Super coach, Wayne Bennett describes the South Sydney Rabbitohs and Brisbane’s Souths Magpies as kindred spirits, in that they are working class clubs, with a never-say-die ethos.
And the embodiment of that spirit is former Brisbane Souths’ forward, Chris Phelan, the rock on which the Magpies’ 1985 Brisbane premiership success was built.
It was the grand final which changed the course of Bennett’s coaching career, and the 71-year-old will be forever grateful for the role Phelan played.
Bennett and Phelan were inducted into Souths’ Hall of Fame at Davies Park on Friday night, April 30 along with other members of the Team of the Century, as well as trail blazing women’s rugby league player, Karyn Murphy, the head of the NRL’s Integrity Unit.
With current Souths’ coach, Steve Bretherton at Bennett’s table, and the entire Magpies’ Intrust Super Cup squad spread throughout the auditorium, eight members of that Team of the Century were presented to the audience, with Mal Meninga’s interview done via Skype, as his wife was ill, preventing ‘Big Mal’ from attending.
Even though the Broncos were playing just across the river – against the Titans – Brisbane players such as Tom Dearden and Albert Kelly, were present at Souths, along with Karmichael Hunt, the former league Test fullback, who most likely will turn out for the Broncos later in the year.
‘The King’, Wally Lewis, also attended, after finishing his Channel 9 commitments at Suncorp. Also in the audience was Suncorp Stadium general manager, Alan Graham, a Souths’ tragic.
Souths chief executive, Jim McClelland said he hoped the current players left with a greater appreciation of the club they represented and the people who had come before them.
Bennett, whose South Sydney Rabbitohs had beaten Canberra Raiders in Canberra the night before, reflected on his coaching start at Souths in 1977.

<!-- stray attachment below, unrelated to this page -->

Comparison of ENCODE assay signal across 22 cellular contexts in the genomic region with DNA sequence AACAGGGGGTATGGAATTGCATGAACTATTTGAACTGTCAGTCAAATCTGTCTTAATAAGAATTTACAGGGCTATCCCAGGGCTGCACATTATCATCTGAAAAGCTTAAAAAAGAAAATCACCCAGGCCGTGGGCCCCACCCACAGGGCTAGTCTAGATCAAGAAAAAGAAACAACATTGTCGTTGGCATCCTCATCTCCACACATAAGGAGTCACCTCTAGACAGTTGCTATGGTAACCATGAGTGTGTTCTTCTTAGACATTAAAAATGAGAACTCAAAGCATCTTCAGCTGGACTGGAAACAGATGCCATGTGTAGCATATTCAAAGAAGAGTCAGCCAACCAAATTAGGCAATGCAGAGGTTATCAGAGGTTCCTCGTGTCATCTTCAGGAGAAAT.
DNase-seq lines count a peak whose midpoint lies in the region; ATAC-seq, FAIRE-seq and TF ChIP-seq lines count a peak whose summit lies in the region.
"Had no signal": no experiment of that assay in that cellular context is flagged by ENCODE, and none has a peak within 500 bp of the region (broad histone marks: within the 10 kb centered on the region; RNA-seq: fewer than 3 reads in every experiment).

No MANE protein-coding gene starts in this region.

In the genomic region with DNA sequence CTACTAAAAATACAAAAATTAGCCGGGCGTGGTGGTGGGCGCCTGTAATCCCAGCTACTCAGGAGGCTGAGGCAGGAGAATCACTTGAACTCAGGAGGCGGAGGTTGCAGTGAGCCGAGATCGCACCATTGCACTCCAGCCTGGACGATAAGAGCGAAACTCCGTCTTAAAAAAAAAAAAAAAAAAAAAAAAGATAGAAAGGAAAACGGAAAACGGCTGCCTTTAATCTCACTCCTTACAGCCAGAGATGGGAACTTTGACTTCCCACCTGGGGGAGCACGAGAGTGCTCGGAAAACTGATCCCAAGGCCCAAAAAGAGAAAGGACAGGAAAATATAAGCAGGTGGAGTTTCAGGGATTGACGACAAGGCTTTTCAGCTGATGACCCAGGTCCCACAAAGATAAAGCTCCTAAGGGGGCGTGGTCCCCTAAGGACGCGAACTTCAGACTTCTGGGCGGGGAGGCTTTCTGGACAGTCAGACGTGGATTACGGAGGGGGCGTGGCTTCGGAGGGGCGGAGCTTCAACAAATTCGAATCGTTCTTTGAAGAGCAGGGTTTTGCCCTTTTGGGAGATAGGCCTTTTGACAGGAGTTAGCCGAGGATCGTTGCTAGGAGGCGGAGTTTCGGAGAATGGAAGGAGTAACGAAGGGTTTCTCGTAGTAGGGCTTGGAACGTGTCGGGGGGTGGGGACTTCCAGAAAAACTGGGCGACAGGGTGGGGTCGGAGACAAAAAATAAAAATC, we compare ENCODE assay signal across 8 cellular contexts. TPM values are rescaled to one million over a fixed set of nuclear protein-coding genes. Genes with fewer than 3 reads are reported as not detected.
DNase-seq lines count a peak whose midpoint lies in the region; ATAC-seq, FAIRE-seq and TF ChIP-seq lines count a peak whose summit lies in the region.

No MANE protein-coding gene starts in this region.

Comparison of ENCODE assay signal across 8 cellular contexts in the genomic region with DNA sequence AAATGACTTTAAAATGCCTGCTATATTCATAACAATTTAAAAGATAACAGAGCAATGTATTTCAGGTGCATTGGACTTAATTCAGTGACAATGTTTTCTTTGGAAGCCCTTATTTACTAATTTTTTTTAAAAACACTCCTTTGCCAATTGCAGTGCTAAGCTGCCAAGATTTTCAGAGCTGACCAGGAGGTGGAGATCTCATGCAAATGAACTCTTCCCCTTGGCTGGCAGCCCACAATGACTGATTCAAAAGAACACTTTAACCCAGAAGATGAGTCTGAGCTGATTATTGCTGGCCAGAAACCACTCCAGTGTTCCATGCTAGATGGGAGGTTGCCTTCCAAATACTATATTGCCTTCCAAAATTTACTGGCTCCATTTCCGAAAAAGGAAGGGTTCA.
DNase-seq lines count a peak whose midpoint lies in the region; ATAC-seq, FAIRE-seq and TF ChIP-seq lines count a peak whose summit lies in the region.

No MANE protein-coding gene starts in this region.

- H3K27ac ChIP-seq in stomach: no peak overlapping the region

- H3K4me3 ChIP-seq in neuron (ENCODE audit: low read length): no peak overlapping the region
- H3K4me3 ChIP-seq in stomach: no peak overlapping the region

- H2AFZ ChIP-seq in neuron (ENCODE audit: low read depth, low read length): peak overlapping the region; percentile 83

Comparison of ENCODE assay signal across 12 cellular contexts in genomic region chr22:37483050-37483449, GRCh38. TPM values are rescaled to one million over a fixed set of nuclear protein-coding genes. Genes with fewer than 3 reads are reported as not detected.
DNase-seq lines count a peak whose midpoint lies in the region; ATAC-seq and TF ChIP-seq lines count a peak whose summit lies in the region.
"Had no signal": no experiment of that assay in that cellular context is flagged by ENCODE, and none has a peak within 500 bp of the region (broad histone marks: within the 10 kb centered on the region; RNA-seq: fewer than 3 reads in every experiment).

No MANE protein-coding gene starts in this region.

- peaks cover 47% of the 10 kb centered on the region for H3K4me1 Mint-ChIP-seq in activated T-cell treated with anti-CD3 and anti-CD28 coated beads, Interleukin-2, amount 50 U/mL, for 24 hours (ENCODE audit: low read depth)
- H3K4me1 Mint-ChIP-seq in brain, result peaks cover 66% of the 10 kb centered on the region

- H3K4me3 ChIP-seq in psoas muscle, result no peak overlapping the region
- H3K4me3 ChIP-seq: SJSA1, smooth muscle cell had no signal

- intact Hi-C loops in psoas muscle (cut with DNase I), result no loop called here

He had succeeded Englishman, Tom Berry and began as a captain-coach.
“I wasn’t playing well, and thought, ‘I can’t drop myself’, so I retired as a player,” Bennett recalled. “We had a wonderful hooker, Marshall Colwell from Townsville, a bloke who also played prop. At the end of the season, he said he was returning to Townsville, and when I asked him why, he said all I did was point out his faults. I didn’t provide him with any encouragement. He was right, and I knew I had to change my ways.
“After Wynnum thrashed us in the 1984 grand-final, I talked to a few people, and realised it was time to pick players who were there for the hard road. I had been picking the athletic, flashy types, but they were not going to win a premiership.
“For 1985, we recruited Norm Carr from Wests; John Elias from Sydney and Chris Phelan, after he finished playing in England (with Oldham). There has not been a tougher footballer than Chris, and he is a winner.
“Souths Brisbane are like South Sydney – working class, with a great spirit. Officials such as Tony Testa and Sel Deed did so much for the club, but I don’t think it would be here today without the hard work of Jim McClelland and his wife, Barbara.”
Bennett said the 42-8 loss to Wynnum in the 1984 grand final was the most humiliating day of his life, but he never thought about quitting as a coach.
He said the 1985, 10-8 victory over a Wynnum side which included internationals, Wally Lewis, Gene Miles, Greg Dowling and Colin Scott, opened the door to other opportunities, in particular coaching the Queensland State of Origin side.
After that he helped guide Canberra to the 1987 NSWRL grand final; won six premierships as coach of the Broncos and one with St George Illawarra.
Bennett rates former Brothers and Norths’ multi-premiership winning coach, Bob Bax as the greatest influence on his career, followed closely by Sydney super coach, Jack Gibson’s right-hand man, Ron Massey.
“‘Baxxy’ was ahead of his time,” Bennett said. “People think game plans weren’t invented until the 1990s, but Bob was doing it back in the ’60s”.
Bennett has never been happier than where he is now, at South Sydney, where he says part owner, Russell Crowe is a positive influence.